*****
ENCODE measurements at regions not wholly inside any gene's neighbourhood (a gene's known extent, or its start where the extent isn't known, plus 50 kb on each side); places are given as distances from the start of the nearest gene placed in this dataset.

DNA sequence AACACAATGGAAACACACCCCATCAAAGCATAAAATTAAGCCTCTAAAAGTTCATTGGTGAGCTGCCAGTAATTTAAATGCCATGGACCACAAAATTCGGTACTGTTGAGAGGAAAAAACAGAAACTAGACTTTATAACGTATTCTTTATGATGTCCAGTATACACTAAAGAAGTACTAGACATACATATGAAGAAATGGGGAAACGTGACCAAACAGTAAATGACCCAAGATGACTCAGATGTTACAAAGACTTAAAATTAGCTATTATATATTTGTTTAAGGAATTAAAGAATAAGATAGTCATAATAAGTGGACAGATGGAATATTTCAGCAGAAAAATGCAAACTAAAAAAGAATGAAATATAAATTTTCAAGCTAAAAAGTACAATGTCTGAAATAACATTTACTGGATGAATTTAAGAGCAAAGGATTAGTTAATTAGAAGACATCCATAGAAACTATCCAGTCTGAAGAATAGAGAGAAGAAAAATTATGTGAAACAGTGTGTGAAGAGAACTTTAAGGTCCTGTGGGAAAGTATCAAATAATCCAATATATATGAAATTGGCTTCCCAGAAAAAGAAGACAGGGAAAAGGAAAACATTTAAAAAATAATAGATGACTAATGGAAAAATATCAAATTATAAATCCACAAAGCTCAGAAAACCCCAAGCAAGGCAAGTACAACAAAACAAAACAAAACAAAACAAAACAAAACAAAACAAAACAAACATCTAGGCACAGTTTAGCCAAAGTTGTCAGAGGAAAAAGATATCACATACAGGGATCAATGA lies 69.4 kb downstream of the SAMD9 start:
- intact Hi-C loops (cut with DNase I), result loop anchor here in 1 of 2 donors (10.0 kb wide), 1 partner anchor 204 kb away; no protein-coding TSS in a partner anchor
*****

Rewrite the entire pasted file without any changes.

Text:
ENCODE measurements at regions not wholly inside any gene's neighbourhood (a gene's known extent, or its start where the extent isn't known, plus 50 kb on each side); places are given as distances from the start of the nearest gene placed in this dataset.

DNA sequence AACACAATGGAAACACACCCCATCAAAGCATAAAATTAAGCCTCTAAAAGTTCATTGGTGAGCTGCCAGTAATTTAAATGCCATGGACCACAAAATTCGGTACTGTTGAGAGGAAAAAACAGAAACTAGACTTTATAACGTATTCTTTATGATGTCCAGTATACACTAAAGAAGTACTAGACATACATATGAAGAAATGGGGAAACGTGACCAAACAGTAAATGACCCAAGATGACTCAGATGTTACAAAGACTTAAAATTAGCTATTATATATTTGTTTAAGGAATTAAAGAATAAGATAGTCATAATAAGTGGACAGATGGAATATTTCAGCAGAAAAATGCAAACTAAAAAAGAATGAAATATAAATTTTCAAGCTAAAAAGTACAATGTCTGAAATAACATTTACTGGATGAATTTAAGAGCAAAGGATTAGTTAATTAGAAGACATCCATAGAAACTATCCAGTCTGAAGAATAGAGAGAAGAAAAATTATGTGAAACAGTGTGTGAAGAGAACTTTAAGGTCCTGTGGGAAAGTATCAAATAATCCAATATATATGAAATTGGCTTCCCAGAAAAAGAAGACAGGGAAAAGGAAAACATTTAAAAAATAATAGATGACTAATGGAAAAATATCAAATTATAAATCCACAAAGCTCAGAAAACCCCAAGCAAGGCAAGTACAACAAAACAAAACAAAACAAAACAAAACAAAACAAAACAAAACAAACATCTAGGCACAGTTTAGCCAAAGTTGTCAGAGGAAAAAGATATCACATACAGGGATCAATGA lies 69.4 kb downstream of the SAMD9 start:
- intact Hi-C loops (cut with DNase I), result loop anchor here in 1 of 2 donors (10.0 kb wide), 1 partner anchor 204 kb away; no protein-coding TSS in a partner anchor